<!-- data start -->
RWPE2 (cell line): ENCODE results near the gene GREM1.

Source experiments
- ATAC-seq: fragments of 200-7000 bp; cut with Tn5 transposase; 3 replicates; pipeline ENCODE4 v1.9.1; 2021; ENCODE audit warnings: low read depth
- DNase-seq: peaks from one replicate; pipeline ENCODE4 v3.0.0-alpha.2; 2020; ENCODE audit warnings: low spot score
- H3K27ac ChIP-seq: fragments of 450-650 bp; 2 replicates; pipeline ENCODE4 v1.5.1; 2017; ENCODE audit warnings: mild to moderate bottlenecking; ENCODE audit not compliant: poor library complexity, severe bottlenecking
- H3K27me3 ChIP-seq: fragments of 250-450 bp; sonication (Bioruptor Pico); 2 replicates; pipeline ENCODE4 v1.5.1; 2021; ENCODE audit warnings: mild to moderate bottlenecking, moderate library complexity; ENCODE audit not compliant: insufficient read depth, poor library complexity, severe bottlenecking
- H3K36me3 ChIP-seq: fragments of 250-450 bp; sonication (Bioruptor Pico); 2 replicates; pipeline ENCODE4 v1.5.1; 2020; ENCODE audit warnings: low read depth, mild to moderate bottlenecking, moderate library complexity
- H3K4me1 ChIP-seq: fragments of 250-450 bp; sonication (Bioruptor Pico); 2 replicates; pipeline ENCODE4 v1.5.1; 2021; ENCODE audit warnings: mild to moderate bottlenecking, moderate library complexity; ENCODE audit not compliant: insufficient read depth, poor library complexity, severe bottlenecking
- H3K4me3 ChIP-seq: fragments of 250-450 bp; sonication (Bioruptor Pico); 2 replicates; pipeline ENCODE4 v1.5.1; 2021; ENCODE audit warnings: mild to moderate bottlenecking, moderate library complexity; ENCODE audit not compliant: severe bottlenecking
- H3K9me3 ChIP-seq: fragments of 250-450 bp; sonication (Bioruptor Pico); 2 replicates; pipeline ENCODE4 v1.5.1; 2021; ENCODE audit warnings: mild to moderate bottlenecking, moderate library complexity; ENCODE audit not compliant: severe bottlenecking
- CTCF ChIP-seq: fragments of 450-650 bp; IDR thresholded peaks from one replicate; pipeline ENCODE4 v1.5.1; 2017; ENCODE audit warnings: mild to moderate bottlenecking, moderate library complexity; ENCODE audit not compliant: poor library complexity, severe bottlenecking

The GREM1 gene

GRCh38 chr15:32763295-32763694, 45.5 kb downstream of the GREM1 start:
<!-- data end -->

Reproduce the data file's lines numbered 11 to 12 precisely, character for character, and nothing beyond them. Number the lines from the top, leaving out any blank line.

- CTCF ChIP-seq: fragments of 450-650 bp; IDR thresholded peaks from one replicate; pipeline ENCODE4 v1.5.1; 2017; ENCODE audit warnings: mild to moderate bottlenecking, moderate library complexity; ENCODE audit not compliant: poor library complexity, severe bottlenecking

The GREM1 gene